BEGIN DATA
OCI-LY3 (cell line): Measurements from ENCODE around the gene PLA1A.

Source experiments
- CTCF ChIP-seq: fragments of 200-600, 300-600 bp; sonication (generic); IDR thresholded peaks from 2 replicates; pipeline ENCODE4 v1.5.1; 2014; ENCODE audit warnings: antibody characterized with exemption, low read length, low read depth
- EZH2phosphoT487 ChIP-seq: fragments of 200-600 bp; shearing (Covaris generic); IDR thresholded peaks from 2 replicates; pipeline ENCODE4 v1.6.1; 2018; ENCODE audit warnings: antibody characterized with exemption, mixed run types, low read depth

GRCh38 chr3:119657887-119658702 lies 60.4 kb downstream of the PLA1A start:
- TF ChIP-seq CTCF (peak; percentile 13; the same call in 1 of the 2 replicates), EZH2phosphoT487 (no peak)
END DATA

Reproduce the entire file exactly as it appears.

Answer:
OCI-LY3 (cell line): Measurements from ENCODE around the gene PLA1A.

Source experiments
- CTCF ChIP-seq: fragments of 200-600, 300-600 bp; sonication (generic); IDR thresholded peaks from 2 replicates; pipeline ENCODE4 v1.5.1; 2014; ENCODE audit warnings: antibody characterized with exemption, low read length, low read depth
- EZH2phosphoT487 ChIP-seq: fragments of 200-600 bp; shearing (Covaris generic); IDR thresholded peaks from 2 replicates; pipeline ENCODE4 v1.6.1; 2018; ENCODE audit warnings: antibody characterized with exemption, mixed run types, low read depth

GRCh38 chr3:119657887-119658702 lies 60.4 kb downstream of the PLA1A start:
- TF ChIP-seq CTCF (peak; percentile 13; the same call in 1 of the 2 replicates), EZH2phosphoT487 (no peak)